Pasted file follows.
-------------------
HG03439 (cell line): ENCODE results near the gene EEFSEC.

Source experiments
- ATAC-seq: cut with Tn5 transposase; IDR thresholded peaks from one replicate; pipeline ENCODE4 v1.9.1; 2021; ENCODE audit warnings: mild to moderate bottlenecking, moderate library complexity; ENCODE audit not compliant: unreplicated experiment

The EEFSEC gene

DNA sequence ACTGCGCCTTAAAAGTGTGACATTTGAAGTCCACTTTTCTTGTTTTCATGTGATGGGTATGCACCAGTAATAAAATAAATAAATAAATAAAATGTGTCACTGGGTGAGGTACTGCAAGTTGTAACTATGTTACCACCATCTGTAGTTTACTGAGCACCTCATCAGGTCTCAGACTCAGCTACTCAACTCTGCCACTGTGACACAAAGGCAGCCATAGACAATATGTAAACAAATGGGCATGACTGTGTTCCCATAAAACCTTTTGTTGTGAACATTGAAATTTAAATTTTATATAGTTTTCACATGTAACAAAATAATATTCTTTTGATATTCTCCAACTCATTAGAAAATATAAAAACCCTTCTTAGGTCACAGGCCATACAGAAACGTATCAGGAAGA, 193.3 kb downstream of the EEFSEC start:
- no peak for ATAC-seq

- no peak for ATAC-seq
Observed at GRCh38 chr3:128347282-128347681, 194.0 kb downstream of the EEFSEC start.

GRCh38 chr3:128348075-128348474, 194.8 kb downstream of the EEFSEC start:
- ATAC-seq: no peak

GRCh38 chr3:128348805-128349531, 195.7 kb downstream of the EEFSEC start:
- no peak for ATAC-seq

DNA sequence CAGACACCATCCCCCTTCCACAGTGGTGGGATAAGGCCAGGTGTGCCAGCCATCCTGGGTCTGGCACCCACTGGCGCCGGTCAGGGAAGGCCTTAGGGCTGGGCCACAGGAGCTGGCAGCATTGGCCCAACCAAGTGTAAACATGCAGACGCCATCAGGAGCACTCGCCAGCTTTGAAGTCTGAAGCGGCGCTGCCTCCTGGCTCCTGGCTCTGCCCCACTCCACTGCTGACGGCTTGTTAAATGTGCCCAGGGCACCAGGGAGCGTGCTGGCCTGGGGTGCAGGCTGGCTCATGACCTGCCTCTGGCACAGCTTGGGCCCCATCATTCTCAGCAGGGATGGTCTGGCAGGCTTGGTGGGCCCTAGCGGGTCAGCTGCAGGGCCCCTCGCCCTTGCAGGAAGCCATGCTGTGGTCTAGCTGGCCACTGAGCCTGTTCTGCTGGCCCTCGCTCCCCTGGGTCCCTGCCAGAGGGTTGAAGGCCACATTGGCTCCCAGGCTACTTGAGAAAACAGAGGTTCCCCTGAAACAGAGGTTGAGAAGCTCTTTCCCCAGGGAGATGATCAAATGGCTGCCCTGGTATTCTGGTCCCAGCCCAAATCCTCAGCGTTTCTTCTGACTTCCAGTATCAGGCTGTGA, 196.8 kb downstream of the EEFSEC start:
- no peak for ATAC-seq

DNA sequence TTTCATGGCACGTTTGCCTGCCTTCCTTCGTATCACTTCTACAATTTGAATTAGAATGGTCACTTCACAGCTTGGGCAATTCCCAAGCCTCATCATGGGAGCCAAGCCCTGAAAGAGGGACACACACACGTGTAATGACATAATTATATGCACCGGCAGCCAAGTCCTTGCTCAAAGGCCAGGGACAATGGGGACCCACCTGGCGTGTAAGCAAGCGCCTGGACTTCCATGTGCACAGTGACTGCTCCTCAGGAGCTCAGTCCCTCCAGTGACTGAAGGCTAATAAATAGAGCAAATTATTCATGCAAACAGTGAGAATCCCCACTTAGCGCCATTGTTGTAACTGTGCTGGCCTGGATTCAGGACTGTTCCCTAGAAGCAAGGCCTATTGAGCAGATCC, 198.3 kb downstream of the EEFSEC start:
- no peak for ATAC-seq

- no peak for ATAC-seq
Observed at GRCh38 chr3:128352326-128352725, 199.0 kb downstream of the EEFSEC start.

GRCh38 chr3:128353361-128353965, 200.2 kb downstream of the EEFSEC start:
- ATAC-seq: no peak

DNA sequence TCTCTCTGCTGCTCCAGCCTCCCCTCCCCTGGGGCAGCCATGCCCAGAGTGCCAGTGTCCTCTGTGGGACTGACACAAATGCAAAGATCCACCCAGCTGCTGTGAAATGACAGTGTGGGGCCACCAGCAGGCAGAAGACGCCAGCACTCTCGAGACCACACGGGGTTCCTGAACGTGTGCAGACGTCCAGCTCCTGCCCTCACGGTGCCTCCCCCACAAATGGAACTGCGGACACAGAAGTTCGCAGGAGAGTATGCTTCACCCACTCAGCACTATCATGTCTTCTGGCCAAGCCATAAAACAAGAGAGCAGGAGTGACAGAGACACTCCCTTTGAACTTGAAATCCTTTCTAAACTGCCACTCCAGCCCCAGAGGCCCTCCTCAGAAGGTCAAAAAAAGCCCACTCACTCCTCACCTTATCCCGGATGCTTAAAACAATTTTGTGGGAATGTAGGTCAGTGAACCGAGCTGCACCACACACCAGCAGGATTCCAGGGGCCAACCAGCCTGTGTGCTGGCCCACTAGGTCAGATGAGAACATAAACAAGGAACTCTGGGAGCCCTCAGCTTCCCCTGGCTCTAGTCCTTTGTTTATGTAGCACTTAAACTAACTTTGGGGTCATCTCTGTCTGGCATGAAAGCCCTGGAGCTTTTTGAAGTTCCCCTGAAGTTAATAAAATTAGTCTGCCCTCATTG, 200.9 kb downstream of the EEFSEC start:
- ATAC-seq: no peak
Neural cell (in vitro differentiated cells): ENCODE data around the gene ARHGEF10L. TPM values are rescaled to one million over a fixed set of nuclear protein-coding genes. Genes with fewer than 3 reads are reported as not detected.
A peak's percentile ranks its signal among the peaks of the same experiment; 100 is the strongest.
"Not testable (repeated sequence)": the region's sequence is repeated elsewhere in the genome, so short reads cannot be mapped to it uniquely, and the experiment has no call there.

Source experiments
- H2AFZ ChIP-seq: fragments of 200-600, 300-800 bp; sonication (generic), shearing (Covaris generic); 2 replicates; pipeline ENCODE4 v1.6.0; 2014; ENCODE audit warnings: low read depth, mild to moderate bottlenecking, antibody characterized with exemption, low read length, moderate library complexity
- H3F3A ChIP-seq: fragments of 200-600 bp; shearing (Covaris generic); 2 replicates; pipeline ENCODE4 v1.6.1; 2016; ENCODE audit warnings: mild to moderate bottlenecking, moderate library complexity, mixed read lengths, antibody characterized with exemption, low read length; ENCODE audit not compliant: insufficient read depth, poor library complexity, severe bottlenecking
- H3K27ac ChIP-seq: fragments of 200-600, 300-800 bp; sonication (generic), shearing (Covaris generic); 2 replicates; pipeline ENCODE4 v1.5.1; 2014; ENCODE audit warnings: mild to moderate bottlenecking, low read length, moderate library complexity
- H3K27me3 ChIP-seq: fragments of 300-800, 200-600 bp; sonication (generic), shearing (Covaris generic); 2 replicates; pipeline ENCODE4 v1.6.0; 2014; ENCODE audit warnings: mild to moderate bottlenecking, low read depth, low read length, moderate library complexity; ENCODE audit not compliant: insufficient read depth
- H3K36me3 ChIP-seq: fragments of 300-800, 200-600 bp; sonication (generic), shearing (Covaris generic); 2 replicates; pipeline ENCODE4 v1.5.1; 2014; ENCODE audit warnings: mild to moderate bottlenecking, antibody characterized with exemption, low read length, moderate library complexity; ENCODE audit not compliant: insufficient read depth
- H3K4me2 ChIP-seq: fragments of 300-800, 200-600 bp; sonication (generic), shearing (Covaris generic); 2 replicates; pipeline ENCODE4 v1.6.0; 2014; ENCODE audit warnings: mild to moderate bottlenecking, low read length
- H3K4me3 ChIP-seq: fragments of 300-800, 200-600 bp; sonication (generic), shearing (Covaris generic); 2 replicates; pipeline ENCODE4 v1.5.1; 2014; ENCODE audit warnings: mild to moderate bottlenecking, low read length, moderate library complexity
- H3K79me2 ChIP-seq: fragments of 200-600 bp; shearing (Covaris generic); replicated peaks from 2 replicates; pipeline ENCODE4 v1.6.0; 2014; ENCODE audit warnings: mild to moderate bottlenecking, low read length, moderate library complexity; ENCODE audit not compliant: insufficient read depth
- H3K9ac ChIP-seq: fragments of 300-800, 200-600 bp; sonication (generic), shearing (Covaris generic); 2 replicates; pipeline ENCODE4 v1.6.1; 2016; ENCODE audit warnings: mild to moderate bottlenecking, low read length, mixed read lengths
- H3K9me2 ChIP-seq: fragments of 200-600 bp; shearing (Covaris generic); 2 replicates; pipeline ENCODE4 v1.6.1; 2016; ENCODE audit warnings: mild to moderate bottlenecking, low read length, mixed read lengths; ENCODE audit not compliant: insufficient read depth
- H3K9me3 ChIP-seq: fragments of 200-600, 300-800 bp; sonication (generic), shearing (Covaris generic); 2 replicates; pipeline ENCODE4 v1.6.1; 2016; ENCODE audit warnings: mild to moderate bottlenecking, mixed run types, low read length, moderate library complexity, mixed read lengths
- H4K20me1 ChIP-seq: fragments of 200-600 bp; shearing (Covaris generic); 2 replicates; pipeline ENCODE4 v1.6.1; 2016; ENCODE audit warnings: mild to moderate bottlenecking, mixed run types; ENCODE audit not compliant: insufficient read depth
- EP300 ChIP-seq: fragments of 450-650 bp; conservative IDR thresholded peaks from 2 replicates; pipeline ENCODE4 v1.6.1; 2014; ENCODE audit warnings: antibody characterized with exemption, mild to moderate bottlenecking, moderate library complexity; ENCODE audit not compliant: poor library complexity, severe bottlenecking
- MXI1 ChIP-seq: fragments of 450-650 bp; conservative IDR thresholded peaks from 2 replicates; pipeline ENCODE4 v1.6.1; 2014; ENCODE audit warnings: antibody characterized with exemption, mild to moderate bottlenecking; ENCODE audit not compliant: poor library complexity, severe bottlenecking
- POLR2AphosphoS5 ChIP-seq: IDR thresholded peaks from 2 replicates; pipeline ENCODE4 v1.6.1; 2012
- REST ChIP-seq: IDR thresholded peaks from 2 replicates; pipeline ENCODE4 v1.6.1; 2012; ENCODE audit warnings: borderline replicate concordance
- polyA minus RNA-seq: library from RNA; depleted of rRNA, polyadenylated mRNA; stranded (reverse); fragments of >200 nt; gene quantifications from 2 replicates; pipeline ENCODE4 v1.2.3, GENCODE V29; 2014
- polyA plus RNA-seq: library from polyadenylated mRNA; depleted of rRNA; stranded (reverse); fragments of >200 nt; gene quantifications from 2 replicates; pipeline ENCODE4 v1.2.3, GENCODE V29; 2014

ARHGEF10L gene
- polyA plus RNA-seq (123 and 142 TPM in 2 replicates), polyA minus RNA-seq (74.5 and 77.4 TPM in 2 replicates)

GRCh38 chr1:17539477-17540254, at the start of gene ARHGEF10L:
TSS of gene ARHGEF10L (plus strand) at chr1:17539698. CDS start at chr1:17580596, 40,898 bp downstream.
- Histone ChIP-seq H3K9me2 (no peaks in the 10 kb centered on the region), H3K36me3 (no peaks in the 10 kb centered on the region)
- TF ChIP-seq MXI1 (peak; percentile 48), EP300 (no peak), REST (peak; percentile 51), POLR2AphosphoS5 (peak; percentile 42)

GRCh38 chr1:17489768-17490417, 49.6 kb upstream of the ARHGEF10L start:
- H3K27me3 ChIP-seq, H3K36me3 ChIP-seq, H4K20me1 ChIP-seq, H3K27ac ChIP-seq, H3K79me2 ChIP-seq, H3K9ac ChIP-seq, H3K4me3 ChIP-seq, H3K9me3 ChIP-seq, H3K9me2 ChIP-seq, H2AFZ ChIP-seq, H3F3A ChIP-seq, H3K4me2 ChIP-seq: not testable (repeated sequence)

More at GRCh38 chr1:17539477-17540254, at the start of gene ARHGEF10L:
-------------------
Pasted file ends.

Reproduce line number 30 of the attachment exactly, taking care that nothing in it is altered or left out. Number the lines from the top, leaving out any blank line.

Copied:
- H3K27me3 ChIP-seq: fragments of 300-800, 200-600 bp; sonication (generic), shearing (Covaris generic); 2 replicates; pipeline ENCODE4 v1.6.0; 2014; ENCODE audit warnings: mild to moderate bottlenecking, low read depth, low read length, moderate library complexity; ENCODE audit not compliant: insufficient read depth